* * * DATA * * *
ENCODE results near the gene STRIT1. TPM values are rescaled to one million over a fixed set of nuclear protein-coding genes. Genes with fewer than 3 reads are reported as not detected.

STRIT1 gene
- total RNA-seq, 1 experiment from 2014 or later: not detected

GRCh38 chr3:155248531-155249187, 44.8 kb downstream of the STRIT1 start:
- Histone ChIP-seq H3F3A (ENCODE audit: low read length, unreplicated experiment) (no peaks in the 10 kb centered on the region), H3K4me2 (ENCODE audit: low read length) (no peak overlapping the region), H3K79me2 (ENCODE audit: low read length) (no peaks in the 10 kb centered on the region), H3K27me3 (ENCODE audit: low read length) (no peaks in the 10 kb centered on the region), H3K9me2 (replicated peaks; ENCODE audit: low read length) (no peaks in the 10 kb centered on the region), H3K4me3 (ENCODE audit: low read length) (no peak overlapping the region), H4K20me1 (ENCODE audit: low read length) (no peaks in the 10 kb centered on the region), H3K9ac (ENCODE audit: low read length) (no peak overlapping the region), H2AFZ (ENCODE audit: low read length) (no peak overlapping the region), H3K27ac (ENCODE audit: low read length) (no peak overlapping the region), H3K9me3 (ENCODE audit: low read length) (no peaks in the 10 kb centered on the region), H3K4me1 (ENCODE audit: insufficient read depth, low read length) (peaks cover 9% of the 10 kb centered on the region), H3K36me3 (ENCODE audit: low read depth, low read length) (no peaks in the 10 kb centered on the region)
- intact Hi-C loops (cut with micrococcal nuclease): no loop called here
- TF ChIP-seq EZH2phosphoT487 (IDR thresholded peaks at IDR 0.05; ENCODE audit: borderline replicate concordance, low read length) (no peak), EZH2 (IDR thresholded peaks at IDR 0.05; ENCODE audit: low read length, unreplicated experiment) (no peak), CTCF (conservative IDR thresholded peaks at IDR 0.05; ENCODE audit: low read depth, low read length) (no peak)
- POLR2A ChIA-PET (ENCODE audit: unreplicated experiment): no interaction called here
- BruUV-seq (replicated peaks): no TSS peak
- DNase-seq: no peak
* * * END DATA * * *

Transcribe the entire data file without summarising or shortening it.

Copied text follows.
ENCODE results near the gene STRIT1. TPM values are rescaled to one million over a fixed set of nuclear protein-coding genes. Genes with fewer than 3 reads are reported as not detected.

STRIT1 gene
- total RNA-seq, 1 experiment from 2014 or later: not detected

GRCh38 chr3:155248531-155249187, 44.8 kb downstream of the STRIT1 start:
- Histone ChIP-seq H3F3A (ENCODE audit: low read length, unreplicated experiment) (no peaks in the 10 kb centered on the region), H3K4me2 (ENCODE audit: low read length) (no peak overlapping the region), H3K79me2 (ENCODE audit: low read length) (no peaks in the 10 kb centered on the region), H3K27me3 (ENCODE audit: low read length) (no peaks in the 10 kb centered on the region), H3K9me2 (replicated peaks; ENCODE audit: low read length) (no peaks in the 10 kb centered on the region), H3K4me3 (ENCODE audit: low read length) (no peak overlapping the region), H4K20me1 (ENCODE audit: low read length) (no peaks in the 10 kb centered on the region), H3K9ac (ENCODE audit: low read length) (no peak overlapping the region), H2AFZ (ENCODE audit: low read length) (no peak overlapping the region), H3K27ac (ENCODE audit: low read length) (no peak overlapping the region), H3K9me3 (ENCODE audit: low read length) (no peaks in the 10 kb centered on the region), H3K4me1 (ENCODE audit: insufficient read depth, low read length) (peaks cover 9% of the 10 kb centered on the region), H3K36me3 (ENCODE audit: low read depth, low read length) (no peaks in the 10 kb centered on the region)
- intact Hi-C loops (cut with micrococcal nuclease): no loop called here
- TF ChIP-seq EZH2phosphoT487 (IDR thresholded peaks at IDR 0.05; ENCODE audit: borderline replicate concordance, low read length) (no peak), EZH2 (IDR thresholded peaks at IDR 0.05; ENCODE audit: low read length, unreplicated experiment) (no peak), CTCF (conservative IDR thresholded peaks at IDR 0.05; ENCODE audit: low read depth, low read length) (no peak)
- POLR2A ChIA-PET (ENCODE audit: unreplicated experiment): no interaction called here
- BruUV-seq (replicated peaks): no TSS peak
- DNase-seq: no peak